Autumn bird migration news: A north/south divide
Each week Paul and Nick from the BTO are updating us on all the comings and goings of autumn's bird migration. We'd love to hear what you've been seeing too, whether in your garden or out and about.
The blackcap, marooned on Fair Isle © Mark Taylor/BTO
There has been a north/south divide this week, and the further north you go the greater the divide. The very strong south westerly winds have remained gale force for most of the week in the very north of Scotland and the northern isles, grounding large numbers of geese and swans and effectively bringing any migration there to a complete halt. At present there are around 30 blackcaps on Fair Isle, Shetland, that will be unable to leave until the wind drops considerably.
Further south the winds have been much lighter and at time movement has been impressive. The first large arrival of starlings occurred at the beginning of the week, along with impressive numbers of finches, linnet being the most numerous of these, accompanied by smaller numbers of goldfinches and chaffinches.
Ring ouzels stop over in the UK on their way to Africa © Tommy Holden/BTO
Winter thrushes continue to arrive whenever conditions allow. While the redwings and fieldfares may not go much further than the UK, the ring ouzels that have arrived with them this week will be making their way to North Africa to spend the winter months in and around the Atlas Mountains. Late October and early November can be a great time to catch up with this enigmatic thrush, some even turn up in gardens at this time.
The first of the Bewick's swans have begun to arrive © Jill Pakenham/BTO
The strong winds have held up a few of our departing summer visitors but for the 30 swallows that are still in the Christchurch Harbour area in Dorset the higher than average temperatures for the time of the year will mean that there will still be plenty of aerial insects around to feed-up on ahead of the long journey south.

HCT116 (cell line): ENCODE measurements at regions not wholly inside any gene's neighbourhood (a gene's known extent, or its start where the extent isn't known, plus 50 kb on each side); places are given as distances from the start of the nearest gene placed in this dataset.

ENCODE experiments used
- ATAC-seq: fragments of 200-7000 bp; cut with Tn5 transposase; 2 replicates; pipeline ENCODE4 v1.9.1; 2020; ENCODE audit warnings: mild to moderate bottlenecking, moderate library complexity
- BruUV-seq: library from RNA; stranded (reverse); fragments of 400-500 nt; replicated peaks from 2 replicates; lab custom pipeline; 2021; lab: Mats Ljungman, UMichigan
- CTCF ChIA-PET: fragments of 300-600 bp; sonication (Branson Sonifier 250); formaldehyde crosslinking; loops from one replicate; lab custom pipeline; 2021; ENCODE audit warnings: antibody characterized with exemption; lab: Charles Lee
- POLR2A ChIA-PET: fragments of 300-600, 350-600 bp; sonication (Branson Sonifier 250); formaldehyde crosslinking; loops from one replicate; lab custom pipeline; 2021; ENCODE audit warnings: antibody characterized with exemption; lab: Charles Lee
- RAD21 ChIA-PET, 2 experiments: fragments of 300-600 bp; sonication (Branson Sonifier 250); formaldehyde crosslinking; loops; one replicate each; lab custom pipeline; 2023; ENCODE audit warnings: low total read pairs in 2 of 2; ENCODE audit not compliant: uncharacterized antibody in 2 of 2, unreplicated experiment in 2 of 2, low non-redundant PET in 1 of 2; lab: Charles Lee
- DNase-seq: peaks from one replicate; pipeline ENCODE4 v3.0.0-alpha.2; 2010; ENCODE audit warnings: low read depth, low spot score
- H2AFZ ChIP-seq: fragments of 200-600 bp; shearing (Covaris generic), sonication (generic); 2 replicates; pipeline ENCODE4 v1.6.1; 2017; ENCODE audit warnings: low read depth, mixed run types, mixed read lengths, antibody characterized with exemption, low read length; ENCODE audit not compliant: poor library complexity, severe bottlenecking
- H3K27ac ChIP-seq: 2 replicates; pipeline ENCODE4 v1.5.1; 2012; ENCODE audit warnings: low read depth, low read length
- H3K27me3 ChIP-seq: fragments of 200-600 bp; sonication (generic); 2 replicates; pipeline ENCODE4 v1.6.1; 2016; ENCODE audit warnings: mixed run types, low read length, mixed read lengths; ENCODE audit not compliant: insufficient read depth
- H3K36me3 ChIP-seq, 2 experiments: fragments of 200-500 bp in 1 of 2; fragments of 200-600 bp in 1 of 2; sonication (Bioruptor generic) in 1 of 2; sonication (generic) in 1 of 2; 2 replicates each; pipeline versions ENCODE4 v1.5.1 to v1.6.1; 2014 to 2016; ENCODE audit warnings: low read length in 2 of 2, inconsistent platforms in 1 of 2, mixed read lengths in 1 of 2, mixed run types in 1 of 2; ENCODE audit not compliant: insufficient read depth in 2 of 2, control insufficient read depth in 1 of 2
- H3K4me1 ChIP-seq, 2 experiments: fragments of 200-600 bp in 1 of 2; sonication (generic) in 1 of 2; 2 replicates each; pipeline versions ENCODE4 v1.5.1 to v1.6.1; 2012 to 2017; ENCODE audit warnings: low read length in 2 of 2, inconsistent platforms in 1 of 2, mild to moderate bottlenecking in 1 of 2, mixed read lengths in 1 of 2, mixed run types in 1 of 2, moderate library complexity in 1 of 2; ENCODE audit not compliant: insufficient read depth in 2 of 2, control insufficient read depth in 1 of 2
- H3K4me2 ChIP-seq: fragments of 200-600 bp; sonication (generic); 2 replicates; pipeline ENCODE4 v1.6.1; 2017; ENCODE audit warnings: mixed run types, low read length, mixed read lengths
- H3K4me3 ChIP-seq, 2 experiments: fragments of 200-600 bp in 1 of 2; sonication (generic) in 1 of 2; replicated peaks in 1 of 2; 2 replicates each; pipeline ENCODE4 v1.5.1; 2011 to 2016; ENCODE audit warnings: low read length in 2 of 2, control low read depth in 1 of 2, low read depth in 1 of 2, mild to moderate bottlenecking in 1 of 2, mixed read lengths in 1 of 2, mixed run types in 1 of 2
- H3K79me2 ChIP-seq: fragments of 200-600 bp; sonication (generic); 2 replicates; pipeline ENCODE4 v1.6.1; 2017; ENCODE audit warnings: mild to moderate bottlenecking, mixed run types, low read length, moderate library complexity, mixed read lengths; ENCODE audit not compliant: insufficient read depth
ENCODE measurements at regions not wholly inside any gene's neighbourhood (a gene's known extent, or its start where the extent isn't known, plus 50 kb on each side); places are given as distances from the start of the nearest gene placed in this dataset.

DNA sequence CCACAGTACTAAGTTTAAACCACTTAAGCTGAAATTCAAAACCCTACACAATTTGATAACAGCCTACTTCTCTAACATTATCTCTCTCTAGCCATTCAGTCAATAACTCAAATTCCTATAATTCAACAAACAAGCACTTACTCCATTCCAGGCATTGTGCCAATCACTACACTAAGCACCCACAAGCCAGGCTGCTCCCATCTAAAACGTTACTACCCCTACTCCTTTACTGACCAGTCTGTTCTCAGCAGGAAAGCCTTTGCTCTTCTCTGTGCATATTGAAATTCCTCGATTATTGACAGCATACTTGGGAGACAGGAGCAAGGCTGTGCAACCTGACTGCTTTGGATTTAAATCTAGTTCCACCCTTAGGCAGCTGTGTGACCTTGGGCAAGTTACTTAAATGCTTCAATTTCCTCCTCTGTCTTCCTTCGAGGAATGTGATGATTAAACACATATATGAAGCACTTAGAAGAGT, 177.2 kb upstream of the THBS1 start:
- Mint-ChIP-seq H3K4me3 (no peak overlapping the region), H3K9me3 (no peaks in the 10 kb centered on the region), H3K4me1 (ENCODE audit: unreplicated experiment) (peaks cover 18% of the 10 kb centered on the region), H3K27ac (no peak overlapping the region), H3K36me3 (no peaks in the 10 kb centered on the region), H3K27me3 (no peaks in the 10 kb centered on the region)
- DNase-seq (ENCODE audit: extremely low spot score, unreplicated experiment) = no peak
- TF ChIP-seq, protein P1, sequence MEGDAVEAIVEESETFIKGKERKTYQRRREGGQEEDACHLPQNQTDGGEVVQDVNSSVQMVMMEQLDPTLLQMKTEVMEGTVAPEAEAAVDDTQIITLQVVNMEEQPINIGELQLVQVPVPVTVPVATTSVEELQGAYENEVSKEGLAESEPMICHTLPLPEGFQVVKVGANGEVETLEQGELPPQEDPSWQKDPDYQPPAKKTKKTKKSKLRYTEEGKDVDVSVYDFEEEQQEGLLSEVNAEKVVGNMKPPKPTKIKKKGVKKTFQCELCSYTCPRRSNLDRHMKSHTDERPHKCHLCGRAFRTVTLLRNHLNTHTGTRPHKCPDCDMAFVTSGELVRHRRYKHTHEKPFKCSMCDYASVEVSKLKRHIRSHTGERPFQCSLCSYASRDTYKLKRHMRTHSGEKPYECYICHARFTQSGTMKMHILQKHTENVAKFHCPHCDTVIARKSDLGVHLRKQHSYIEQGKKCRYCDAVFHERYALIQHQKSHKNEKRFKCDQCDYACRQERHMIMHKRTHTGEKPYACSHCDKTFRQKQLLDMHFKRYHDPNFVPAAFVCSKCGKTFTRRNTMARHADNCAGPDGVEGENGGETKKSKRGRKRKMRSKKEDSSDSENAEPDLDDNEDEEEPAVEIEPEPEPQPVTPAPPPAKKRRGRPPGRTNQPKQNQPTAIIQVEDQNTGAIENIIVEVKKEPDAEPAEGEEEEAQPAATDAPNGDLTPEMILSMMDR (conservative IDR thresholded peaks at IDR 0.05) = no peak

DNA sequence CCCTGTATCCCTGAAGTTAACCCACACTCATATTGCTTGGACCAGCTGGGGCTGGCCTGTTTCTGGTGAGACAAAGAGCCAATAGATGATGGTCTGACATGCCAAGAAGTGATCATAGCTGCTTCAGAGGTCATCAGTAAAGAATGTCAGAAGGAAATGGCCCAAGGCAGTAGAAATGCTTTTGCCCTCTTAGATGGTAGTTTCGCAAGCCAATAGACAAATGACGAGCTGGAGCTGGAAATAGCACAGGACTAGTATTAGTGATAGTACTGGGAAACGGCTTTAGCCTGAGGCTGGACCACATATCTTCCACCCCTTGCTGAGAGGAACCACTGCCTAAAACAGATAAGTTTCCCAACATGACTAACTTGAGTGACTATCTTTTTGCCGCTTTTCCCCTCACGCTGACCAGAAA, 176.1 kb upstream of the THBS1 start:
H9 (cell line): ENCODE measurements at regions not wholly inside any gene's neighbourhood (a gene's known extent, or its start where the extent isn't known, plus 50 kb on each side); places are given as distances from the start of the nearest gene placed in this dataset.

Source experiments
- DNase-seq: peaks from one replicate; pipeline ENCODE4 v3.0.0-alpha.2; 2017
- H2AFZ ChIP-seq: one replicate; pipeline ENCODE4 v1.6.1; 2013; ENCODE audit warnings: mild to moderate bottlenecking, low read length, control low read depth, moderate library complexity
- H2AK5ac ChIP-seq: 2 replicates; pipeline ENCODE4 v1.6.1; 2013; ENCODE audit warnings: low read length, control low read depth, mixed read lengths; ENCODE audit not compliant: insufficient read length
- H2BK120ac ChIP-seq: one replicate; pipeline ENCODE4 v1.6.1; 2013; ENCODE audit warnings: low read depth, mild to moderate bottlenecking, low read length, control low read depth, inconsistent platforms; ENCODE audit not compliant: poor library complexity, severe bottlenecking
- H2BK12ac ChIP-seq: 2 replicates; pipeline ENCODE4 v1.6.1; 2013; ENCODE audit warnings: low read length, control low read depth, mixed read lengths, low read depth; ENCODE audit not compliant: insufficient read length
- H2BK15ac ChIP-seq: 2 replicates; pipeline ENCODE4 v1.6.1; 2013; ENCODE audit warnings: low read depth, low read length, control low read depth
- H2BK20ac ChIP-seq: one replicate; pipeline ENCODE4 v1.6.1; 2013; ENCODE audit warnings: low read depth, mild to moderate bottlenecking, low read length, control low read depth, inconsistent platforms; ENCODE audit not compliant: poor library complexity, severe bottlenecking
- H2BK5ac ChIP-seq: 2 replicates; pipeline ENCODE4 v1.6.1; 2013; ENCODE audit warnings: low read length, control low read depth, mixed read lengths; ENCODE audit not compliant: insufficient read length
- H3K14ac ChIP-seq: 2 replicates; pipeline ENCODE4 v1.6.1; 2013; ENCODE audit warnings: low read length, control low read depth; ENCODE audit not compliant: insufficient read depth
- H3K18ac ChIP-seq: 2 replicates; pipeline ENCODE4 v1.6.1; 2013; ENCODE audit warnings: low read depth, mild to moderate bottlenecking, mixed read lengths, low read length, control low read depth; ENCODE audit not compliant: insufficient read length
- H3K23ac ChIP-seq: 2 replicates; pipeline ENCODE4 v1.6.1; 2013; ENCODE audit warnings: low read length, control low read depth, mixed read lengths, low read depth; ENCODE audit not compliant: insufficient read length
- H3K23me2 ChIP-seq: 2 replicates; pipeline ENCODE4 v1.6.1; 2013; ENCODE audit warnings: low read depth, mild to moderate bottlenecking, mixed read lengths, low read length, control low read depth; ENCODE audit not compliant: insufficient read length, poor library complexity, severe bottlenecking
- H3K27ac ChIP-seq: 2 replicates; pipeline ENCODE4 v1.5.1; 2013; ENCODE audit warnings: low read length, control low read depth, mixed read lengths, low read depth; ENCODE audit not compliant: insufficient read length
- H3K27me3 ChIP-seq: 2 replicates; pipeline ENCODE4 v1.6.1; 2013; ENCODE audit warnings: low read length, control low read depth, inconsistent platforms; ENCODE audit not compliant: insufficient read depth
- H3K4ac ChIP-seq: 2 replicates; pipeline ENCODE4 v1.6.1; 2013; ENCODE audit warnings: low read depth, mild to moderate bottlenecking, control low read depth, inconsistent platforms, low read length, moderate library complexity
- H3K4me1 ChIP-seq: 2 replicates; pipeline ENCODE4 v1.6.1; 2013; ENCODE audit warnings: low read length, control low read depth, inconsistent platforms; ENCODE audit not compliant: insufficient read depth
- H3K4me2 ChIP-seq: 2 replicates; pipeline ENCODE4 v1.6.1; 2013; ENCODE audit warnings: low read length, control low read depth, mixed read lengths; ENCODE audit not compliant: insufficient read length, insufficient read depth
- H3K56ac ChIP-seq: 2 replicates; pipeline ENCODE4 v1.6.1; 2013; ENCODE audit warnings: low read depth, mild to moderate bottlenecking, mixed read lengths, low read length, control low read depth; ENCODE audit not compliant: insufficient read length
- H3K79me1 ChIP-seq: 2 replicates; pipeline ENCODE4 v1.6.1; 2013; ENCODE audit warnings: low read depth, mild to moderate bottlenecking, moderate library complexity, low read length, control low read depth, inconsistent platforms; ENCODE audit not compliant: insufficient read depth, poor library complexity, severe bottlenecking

The first of the Bewick's swans from the Arctic Russian tundra have begun to arrive on the east coast. If the winds are as light as they are forecast to be this weekend, we could see the arrival of more of these wild swans, along with further arrivals of starlings, goldcrests and woodcock, the latter two nearly always seem to arrive at the same time.
Question of the week: Do all birds migrate in flocks?
The simple answer to this is no.
A lonesome migrant: the corncrake © Edmund Fellowes
Many of our birds will undertake migration alone. Warblers, flycatchers, chats and birds like quail, corncrake and cuckoos undertake their huge migrations to Sub-Saharan Africa entirely alone. However, for others, flocking is the norm, thrushes, starlings, finches and pipits all migrate in loose flocks and utter contact calls to keep these flocks together.
For most wildfowl, not only is flocking the norm, migrating with the rest of your family is too, making this time of the year a good time to get an indication how good a breeding season birds like whooper and Bewick's Swans have had.
It's unclear why different birds use differing migration strategies. Warblers in the UK are mainly nocturnal migrants, whilst the North American warblers migrate during daylight hours. However, for our summer visitors that cross the Sahara, a night crossing might be much more beneficial than one undertaken during the searing heat of the day. We do know that one of our satellite tagged cuckoos did actually cross the desert during the day, so we still have quite a lot to learn about birds on migration. To see where our five cuckoos (including Martin and Chris) are now visit our special tracking website.